Living Life as a Snowbird

I am a native New Yorker. Every year, when it starts to get cold, I follow the birds and migrate south for the winter. The winters in New York always took a toll on my body and as I got older, I had saved up enough money to purchase a condo in Florida. I wanted to be warm. I want to leave 28 degrees in New York and arrive in Florida where it is 72 degrees and sunny.

After almost a year of searching, I purchased a condo in Florida in a small town of 4,000 people on a barrier island, with one way on and one way off. It’s the furthest thing from the chaos of New York. The town is a complete “endless summer” beach town. It’s not uncommon to see people walking around barefoot or in their bathing suits while eating lunch at a restaurant. I chose this town because it is ranked as one of the top retirement communities in Florida. For me, retirement means accessible. There are sidewalks and two accessible ramps that allow beach access. The fire department has wheelchair beach chairs available for anyone to use upon request. I spend most of my time in the water swimming or bouncing up and down for exercise. The locals are very friendly. Almost nosy.  All the local businesses are accessible, and people know me by either the kid from New York or the guy in the power wheelchair. Almost everyone waves or stops to have a conversation with you. It’s so different from New York.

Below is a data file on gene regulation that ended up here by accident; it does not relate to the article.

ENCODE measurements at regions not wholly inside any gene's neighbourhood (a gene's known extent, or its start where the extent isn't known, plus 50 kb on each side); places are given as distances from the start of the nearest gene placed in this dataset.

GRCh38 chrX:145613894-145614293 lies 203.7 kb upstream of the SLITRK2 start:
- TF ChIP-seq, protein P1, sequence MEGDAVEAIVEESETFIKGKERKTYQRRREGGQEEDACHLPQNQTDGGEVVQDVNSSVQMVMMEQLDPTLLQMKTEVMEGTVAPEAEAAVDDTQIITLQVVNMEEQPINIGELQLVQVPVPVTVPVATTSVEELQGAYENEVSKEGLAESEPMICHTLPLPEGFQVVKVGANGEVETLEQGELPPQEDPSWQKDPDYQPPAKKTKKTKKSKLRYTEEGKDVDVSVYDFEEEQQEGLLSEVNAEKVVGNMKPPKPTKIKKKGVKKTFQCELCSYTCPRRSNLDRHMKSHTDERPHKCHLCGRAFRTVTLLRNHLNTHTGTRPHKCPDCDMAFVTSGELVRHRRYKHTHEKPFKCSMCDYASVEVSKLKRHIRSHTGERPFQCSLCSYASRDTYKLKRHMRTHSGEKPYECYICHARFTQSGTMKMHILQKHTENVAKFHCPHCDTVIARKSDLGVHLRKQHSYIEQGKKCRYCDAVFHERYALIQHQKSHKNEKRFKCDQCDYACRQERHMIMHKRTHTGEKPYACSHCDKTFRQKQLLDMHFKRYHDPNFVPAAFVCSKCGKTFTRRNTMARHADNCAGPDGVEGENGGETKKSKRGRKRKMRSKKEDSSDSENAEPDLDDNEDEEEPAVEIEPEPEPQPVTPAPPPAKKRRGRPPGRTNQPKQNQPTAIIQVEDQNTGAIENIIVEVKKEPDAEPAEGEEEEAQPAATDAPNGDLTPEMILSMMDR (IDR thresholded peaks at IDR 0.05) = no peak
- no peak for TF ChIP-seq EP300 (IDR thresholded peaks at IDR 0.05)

As great as my experiences are once I’m in Florida, there are some cons. The biggest issue is getting there. My local airport offers direct flights from New York to Orlando. This is great and very convenient, but I always worry about my power wheelchair, from the time I get to the airport, to the time I land. I worry about my power wheelchair and what condition it will be in when I land. I refer to my Quantum® Edge® 3 electric wheelchair with iLevel® as my legs.  Will something be damaged? Will I be stranded at the airport? If I’m flying alone to Florida, my stress level is even worse. I always try to prepare for the worse. Because it can only get better. In the past, I have had three chairs destroyed by airlines. Thankfully, my local airport in New York is small and the staff has been great with my chair so far. I fly about five round trips a year from my parents in New York to my condo in Florida.